Tuesday, January 24, 2012

Lings Pavillion

This is probably Mumbai’s finest Chinese restaurant. Both HRH the Queen and I have been there literally hundreds of times. The restaurant is a favourite with the expatriate Chinese, Koreans and Japanese community. There are always several Asian businessmen frequenting the restaurant especially early in the evening, daintily eating with chopsticks. Later, happy Indian families turn up to order their favourite dishes.

This is a nice looking multi level restaurant. There are thankfully no red lanterns and other cliched Chinese motifs. The ceiling is rather magical.

I have not written about Lings earlier as I had no photographs. It took a few visits to build up a photo bank good enough for the blog.

Lings serves the classic Cantonese style of food that many of us who grew up in what was then Bombay, were brought up on. This is certainly not Szechuan or Hunan cooking. In fact Lings do not do spicy food well at all. I believe that Royal China [Bandra, Sterling], another classic Cantonese restaurant also does not do spicy food well at all. For spicy Chinese I suggest the newer pretenders, China Garden, China Gate, Mainland China and 5 Spice et al. These restaurants specialize in a mish mash of Szechuan, Hunan and Indian Chinese. Nothing wrong with this, but, it’s just a different style of cooking.

The most unique aspect of Lings Pavilion is that it is family run. The family has been running Lings and its earlier avatar Nanking for the last 66 years. It’s now owned by two brothers affectionately called Nini and Baba, and, at least one of them is always on premises. Their wives chip in too. Baba’s son successfully manages the outpost in Delhi. This means that produce is procured and checked by the owners, bookings taken by them and their eagle eyes rove the restaurant constantly. Standards are always maintained. Each time we go there we are amazed at how hard both Baba and Nini work. No holidays. No time-out. Sassoon Dock at 5am to net the freshest catch. On their feet right through every lunch and dinner service. And always ready to pitch in and take orders when the restaurant is super busy. I don’t envy their lives and as Nini rightly said, “the restaurant business is not for the faint-hearted”.

One slight problem at Lings Pavilion is, they are fairly understaffed. There are just not enough Captains taking orders. Stay calm, as this may result in slow or erratic service. The long standing star Captain, the delightfully eccentric and rather energetic Johnny, presumably in a fit of pique, resigned in December 2011. He will be missed.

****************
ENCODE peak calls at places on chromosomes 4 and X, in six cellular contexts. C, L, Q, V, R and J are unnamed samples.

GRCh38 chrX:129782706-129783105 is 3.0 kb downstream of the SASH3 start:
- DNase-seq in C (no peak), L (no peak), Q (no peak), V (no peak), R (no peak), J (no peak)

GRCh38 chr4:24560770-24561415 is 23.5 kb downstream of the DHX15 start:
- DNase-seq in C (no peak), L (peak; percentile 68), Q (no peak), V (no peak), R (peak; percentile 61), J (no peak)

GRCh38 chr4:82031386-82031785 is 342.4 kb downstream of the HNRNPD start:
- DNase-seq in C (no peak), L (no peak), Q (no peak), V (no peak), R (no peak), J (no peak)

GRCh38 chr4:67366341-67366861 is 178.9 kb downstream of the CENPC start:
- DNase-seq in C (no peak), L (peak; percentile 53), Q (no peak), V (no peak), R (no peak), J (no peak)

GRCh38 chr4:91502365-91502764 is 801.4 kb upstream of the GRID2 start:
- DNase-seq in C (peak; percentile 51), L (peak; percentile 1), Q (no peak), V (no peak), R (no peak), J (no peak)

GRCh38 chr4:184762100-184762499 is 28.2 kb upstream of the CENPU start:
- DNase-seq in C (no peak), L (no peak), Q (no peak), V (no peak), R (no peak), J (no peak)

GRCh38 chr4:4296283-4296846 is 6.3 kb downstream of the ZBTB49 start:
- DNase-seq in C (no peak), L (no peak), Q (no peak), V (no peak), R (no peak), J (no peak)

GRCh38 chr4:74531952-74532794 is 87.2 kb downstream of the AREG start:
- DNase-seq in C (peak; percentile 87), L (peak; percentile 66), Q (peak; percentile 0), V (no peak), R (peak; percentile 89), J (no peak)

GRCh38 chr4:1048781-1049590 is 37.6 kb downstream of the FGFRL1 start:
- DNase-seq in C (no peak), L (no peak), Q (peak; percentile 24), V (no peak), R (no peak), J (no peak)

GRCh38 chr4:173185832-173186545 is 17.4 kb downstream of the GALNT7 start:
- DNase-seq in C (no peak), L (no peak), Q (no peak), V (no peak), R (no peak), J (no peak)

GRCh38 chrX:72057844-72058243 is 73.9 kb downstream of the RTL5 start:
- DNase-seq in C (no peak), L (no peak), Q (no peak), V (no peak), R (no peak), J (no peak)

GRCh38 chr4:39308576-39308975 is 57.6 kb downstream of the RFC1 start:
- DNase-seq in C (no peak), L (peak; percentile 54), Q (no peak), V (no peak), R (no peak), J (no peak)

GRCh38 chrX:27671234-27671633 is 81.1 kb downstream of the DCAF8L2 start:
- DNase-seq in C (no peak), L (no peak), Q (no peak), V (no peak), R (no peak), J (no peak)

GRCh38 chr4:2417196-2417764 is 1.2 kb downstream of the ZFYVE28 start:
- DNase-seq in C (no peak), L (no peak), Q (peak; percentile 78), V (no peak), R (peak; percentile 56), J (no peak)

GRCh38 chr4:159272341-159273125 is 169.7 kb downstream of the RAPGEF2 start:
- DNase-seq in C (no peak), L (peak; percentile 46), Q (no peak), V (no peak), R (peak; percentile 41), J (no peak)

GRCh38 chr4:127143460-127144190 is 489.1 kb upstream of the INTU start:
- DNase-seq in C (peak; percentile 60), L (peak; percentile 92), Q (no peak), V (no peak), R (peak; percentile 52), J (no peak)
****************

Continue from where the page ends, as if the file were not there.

All the food is good. Their spare ribs are to die for. They are real spare ribs not pork chops. You can have them in two styles either Honey Pepper or Chilli Garlic. The other good starters are Salt Pepper Prawns, the Sui Mai and the extraordinarily good Fried Corn Curd. 

Spare Ribs with Chilli & Garlic
Sometimes they have Bombil on offer, either crisp fried or soft fried Rs 200 + tax . Ask for it, Bombil cooked in this Chinese way is different. Here is the crisp fried version. Delicious with a dash of Soy Sauce drizzled on the fish. The crisp coating contrasts delightfully with the moist soft fish.

Crisp fried Bombil
Another very popular starter is their Sui Mai. These are open dumplings. They are rather well made at Lings with a thin wrapping and they are full of meat. Sui Mai are served with a very sharp English Mustard. Personally I like to add a dash of Soy Sauce to the Sui Mai before adding some Mustard.

Sui Mai

We also had an unusual starter the other day. It was Prawn, wrapped in Spinach, dipped in batter and deep fried.  Absolutely delicious. The Spinach protected the prawn from the intense heat of the oil and the result was a perfectly cooked juicy prawn. I must caution you that this is a bit pricey by relative standards.

Prawns wrapped in Spinach

One of the more unusual starters at Lings is their Fish Spring Roll. Here fish is made into a Pate or emulsion, some carrot and spring onion added as an internal garnish and the pate is stuffed into Spring Roll wrappers and fried. Very nice.

If you have a vegetarian diner with you be sure to order the Tempura Spinach. Yes it is simply Spinach Bhajjiya but its delicious.

Truly sinful, Bacon coated with batter and deep fried.
The mains are diverse and delicious. You get all manner of fish, shellfish, beef, pork, lamb & chicken here. The stews of the day [ask for them] are really astounding. These are large helpings and you get either Beef with Radish, or Chicken and Potato or Pork Belly with Tofu and Shitake Mushroom or Oxtail with Peanuts. This is a prime example of a restaurateur using cheap cuts of meat to make money.  

Pork Belly & Shitake Mushroom Stew